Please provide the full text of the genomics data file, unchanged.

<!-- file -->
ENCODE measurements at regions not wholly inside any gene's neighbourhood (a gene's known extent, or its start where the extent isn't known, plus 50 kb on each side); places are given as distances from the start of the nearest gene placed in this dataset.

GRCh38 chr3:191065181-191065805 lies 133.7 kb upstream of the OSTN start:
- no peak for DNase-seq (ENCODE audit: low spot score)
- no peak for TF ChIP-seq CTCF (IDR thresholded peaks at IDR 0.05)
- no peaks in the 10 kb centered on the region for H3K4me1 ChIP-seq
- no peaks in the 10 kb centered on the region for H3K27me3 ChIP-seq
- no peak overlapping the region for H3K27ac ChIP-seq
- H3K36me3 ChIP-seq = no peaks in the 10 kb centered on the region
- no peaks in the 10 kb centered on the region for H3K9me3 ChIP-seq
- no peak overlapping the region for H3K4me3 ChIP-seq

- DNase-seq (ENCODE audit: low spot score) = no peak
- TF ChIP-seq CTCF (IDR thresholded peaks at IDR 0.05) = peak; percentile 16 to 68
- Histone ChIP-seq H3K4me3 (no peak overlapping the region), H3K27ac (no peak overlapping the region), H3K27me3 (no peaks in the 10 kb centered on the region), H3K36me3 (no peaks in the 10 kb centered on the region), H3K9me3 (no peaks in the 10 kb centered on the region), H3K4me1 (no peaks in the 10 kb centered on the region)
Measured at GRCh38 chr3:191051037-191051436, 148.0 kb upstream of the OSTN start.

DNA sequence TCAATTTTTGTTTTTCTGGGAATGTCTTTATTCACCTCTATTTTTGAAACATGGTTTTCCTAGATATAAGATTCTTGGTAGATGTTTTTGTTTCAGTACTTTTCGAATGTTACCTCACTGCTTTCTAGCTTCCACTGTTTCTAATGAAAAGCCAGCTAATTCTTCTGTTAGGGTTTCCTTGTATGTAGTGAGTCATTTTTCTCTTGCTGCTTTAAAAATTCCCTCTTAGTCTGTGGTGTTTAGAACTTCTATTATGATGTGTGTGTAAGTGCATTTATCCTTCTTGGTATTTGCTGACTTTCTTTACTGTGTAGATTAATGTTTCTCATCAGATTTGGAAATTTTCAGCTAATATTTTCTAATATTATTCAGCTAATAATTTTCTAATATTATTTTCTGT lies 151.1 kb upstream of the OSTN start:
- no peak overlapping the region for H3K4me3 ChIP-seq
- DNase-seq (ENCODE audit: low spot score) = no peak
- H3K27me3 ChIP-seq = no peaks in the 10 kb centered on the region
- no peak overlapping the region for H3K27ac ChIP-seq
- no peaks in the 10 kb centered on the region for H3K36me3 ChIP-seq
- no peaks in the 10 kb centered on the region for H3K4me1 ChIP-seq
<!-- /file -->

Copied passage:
ENCODE measurements at regions not wholly inside any gene's neighbourhood (a gene's known extent, or its start where the extent isn't known, plus 50 kb on each side); places are given as distances from the start of the nearest gene placed in this dataset.

GRCh38 chr3:191065181-191065805 lies 133.7 kb upstream of the OSTN start:
- no peak for DNase-seq (ENCODE audit: low spot score)
- no peak for TF ChIP-seq CTCF (IDR thresholded peaks at IDR 0.05)
- no peaks in the 10 kb centered on the region for H3K4me1 ChIP-seq
- no peaks in the 10 kb centered on the region for H3K27me3 ChIP-seq
- no peak overlapping the region for H3K27ac ChIP-seq
- H3K36me3 ChIP-seq = no peaks in the 10 kb centered on the region
- no peaks in the 10 kb centered on the region for H3K9me3 ChIP-seq
- no peak overlapping the region for H3K4me3 ChIP-seq

- DNase-seq (ENCODE audit: low spot score) = no peak
- TF ChIP-seq CTCF (IDR thresholded peaks at IDR 0.05) = peak; percentile 16 to 68
- Histone ChIP-seq H3K4me3 (no peak overlapping the region), H3K27ac (no peak overlapping the region), H3K27me3 (no peaks in the 10 kb centered on the region), H3K36me3 (no peaks in the 10 kb centered on the region), H3K9me3 (no peaks in the 10 kb centered on the region), H3K4me1 (no peaks in the 10 kb centered on the region)
Measured at GRCh38 chr3:191051037-191051436, 148.0 kb upstream of the OSTN start.

DNA sequence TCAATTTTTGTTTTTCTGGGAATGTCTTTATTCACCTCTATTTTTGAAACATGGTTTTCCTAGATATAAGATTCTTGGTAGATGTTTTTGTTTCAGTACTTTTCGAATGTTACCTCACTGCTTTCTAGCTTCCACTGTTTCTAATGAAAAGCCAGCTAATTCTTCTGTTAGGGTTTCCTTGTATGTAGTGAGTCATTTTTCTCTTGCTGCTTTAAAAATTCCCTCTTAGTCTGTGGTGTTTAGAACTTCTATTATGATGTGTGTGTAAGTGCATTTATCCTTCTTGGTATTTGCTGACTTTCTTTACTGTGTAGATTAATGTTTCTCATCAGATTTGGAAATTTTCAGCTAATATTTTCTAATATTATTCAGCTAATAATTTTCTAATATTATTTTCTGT lies 151.1 kb upstream of the OSTN start:
- no peak overlapping the region for H3K4me3 ChIP-seq
- DNase-seq (ENCODE audit: low spot score) = no peak
- H3K27me3 ChIP-seq = no peaks in the 10 kb centered on the region
- no peak overlapping the region for H3K27ac ChIP-seq
- no peaks in the 10 kb centered on the region for H3K36me3 ChIP-seq
- no peaks in the 10 kb centered on the region for H3K4me1 ChIP-seq